Robin Pattishall is now in fair condition at the hospital after being attacked on Tuesday. Officials say she did nothing wrong.
"The woman was face down on the ground," Kris Hazelton said, who works for the Estes Park News.
Hazelton spoke with Pattishall just after the attack. She says Pattishall was on her way to a chiropractor appointment and had no idea the elk was with her calf.
"Elk knocked her down, face down, and just started hitting her with its hooves, and the back of her head, and she just said it kept repeatedly hitting her, and wouldn't stop," Hazelton said.
For the next few weeks, wildlife officials say elk are in calving season. That means they are very aggressive as they protect their young.
On Wednesday, roughly a dozen elk could be seen lounging along the fairway of a local golf course. Some could be spotted walking around Estes Park streets. Golfers didn't seem fazed by their presence.
"We always have these elk, sometimes there are 80 of 'em," golfer Wally Conrad said.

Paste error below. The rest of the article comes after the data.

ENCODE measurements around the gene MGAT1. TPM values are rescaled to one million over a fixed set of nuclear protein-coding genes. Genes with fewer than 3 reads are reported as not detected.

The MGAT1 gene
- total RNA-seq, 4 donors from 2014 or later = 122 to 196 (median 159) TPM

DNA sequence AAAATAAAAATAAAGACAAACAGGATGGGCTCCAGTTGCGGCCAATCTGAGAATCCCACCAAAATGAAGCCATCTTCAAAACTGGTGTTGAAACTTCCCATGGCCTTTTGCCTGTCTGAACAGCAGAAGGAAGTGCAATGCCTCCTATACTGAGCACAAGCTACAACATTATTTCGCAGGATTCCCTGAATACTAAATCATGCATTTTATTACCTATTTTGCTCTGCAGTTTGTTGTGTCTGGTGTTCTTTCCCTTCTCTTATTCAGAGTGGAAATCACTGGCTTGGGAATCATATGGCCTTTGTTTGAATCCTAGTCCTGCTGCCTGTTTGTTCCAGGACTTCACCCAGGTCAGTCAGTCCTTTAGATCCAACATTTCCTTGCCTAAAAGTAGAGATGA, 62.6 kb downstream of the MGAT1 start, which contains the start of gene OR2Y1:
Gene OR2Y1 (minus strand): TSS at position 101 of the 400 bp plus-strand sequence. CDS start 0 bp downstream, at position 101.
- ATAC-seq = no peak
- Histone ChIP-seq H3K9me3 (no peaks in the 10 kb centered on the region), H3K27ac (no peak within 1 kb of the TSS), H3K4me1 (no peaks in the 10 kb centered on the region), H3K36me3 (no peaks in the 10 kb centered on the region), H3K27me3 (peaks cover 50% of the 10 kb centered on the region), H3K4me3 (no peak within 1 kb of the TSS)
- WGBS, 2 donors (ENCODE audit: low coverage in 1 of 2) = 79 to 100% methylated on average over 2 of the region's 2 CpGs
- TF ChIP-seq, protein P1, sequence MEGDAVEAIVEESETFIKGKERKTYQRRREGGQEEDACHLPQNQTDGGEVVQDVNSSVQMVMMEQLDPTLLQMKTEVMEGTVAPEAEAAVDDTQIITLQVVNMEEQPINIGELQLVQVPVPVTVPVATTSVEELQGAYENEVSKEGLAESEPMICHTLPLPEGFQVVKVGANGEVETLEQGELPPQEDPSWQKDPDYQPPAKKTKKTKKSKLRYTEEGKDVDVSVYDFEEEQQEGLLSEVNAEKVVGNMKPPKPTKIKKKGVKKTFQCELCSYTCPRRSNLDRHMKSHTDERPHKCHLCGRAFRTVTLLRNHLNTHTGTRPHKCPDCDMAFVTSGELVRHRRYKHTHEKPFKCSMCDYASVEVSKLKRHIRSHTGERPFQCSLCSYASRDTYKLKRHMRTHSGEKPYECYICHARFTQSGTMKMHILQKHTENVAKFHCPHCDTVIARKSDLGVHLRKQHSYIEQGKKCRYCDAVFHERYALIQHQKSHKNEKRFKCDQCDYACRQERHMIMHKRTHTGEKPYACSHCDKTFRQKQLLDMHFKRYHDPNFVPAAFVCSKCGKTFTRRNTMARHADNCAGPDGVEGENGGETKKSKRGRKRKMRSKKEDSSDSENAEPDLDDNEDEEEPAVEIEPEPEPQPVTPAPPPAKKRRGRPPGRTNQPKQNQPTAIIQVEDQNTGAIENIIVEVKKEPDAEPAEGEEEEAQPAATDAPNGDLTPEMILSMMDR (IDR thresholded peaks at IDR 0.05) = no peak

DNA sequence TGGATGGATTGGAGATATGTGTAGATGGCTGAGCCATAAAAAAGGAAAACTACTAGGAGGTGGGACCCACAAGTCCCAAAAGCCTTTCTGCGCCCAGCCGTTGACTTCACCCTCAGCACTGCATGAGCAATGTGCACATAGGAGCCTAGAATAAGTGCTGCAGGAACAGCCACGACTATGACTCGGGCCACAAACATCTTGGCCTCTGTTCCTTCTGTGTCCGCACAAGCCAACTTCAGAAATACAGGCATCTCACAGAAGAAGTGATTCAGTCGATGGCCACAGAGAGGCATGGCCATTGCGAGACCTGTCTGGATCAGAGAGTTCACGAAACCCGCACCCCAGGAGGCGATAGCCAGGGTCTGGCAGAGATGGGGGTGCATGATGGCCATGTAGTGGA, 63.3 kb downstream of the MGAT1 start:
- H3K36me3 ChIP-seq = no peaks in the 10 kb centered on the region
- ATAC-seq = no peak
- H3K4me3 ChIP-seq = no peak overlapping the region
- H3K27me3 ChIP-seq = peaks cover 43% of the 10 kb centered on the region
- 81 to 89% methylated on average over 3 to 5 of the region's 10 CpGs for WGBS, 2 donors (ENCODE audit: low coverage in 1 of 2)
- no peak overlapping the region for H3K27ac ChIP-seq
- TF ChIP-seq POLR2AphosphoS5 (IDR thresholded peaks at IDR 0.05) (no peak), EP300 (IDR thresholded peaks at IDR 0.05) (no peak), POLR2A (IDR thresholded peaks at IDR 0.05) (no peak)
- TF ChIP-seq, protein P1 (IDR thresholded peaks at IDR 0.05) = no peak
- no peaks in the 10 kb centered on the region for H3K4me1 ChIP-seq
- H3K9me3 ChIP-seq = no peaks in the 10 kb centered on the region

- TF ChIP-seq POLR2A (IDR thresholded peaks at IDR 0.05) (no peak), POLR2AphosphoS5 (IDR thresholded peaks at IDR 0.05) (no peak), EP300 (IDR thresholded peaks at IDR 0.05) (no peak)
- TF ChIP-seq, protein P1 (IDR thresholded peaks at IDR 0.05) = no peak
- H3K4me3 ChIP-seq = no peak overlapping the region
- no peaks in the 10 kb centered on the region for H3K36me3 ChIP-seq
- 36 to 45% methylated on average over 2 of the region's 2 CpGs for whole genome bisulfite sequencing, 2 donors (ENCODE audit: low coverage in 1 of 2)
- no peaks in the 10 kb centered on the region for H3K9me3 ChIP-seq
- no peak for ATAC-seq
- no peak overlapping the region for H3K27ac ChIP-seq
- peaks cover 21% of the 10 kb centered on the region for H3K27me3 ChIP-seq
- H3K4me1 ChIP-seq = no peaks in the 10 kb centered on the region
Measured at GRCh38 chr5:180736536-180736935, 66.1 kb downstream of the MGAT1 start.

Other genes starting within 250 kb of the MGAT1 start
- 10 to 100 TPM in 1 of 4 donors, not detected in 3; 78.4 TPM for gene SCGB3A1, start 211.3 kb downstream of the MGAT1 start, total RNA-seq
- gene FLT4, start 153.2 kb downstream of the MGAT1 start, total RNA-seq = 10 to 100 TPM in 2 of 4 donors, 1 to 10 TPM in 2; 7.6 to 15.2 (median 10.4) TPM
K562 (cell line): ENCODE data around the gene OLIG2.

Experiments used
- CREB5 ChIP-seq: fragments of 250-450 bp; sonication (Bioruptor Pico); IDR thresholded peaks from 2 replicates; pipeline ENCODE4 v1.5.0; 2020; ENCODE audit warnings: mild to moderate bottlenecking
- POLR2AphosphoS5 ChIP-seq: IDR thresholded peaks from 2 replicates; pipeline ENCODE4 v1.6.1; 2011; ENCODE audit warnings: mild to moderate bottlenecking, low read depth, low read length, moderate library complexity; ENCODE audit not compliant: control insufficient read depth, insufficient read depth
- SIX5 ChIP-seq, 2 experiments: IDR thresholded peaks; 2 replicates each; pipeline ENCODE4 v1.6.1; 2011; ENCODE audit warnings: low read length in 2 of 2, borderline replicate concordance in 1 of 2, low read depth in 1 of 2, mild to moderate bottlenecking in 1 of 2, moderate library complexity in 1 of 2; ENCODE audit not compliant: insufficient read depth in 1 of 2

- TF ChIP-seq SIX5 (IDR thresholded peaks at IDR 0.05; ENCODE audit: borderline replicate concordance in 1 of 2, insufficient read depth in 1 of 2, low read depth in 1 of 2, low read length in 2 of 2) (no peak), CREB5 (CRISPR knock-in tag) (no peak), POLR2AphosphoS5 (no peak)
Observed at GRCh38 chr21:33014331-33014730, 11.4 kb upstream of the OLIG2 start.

Still, he and those golfing with him acknowledge that it's not uncommon to be chased by a cow protecting its calf. That's when it is time to back away, he says.
"Many times in bushes, on the edge of houses, and you're not expecting that," Estes Park police chief Wes Kufeld said.
Kufeld says it's important to keep a safe distance from elk, especially during this time of year and in the fall when elk are mating. If you change the elk's behavior, you are too close.
It's also important to not block traffic just to snap a photo and to respect private property when viewing elk.
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